A picture of Sulfur Creek
Photo by Mary Gibson

West of Austin, Texas, USA, the rolling hills break with steep, rocky canyons. Because of our abundant rain fall, the floors of these canyons are creased with small streams. Some are seasonal, running only in the spring when our rains are heavy or in the summer when a thunderstorm fills the hills with the sound of cannons. Some, like Sulfur Creek are spring fed. Seep springs or bubbling holes in the stream bed keep the meandering limestone creek beds damp and the banks covered with moss and ferns.

Ferns along the creek
Photo by David Gibson

Sulfur Creek is fed by many small springs that trickle almost unnoticed from the layers of rock on the hill sides. Clumps of fern and black stain on the rock are the clue that here the sulfur laden water has found a route to the surface.

If you are bold, you may cup your hands under the heavier of the drips and smell the strong, rotten-egg odor of the water. If you are foolhardy and in need an intestinal purge, you can drink it.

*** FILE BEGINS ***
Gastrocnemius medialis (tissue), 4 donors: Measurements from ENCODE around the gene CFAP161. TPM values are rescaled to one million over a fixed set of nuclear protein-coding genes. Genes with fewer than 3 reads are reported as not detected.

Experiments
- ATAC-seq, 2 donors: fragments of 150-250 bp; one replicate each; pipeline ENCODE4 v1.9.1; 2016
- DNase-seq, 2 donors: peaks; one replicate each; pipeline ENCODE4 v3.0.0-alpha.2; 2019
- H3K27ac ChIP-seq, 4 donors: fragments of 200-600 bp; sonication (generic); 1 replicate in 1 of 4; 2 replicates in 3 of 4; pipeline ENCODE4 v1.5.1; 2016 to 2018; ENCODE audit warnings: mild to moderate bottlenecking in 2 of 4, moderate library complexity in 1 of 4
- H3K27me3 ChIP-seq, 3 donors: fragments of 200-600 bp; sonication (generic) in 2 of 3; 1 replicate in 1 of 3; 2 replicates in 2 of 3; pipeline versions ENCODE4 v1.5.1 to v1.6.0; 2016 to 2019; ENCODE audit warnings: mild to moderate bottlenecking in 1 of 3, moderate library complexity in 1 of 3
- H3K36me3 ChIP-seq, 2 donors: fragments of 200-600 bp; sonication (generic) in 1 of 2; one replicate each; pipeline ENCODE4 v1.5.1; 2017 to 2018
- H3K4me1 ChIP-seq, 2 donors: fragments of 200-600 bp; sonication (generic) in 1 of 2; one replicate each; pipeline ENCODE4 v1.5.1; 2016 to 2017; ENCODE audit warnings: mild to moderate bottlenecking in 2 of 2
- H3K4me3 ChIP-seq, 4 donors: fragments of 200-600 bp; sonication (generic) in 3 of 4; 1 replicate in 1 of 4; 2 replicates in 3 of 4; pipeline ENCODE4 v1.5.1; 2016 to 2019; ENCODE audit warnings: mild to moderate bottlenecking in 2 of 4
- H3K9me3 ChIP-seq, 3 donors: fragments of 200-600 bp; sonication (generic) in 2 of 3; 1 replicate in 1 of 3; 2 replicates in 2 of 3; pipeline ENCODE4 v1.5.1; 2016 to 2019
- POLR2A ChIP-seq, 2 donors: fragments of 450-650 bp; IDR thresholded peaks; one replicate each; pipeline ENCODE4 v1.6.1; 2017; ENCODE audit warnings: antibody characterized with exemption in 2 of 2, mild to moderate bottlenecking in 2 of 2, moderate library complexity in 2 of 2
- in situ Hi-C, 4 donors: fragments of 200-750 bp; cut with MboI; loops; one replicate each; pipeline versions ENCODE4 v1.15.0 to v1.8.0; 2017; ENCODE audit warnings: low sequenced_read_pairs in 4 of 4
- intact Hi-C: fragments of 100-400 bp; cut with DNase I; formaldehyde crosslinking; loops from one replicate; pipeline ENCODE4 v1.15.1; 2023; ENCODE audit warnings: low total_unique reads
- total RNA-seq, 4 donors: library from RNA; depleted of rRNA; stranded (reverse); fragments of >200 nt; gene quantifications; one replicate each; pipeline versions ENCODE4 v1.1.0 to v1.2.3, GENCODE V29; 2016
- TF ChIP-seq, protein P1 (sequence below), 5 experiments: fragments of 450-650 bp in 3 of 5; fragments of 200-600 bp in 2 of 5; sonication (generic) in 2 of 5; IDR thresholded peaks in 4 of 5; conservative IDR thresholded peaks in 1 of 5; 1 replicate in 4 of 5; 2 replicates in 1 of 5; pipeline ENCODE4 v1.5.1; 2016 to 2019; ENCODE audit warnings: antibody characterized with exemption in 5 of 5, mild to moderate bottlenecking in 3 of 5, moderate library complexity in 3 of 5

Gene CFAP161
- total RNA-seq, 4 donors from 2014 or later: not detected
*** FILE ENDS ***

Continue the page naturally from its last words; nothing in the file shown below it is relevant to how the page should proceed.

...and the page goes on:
Sulfur Creek rises in the hills to the south of the Gibson's place. It is a short stream as streams go. It meanders through the Boondocks and Big Country subdivisions, is caught by an earthen dam or two, picks up the seepage from septic drain fields, and generally is mistreated by its human neighbors. It empties into Barton Creek near the Hays-Travis County line.

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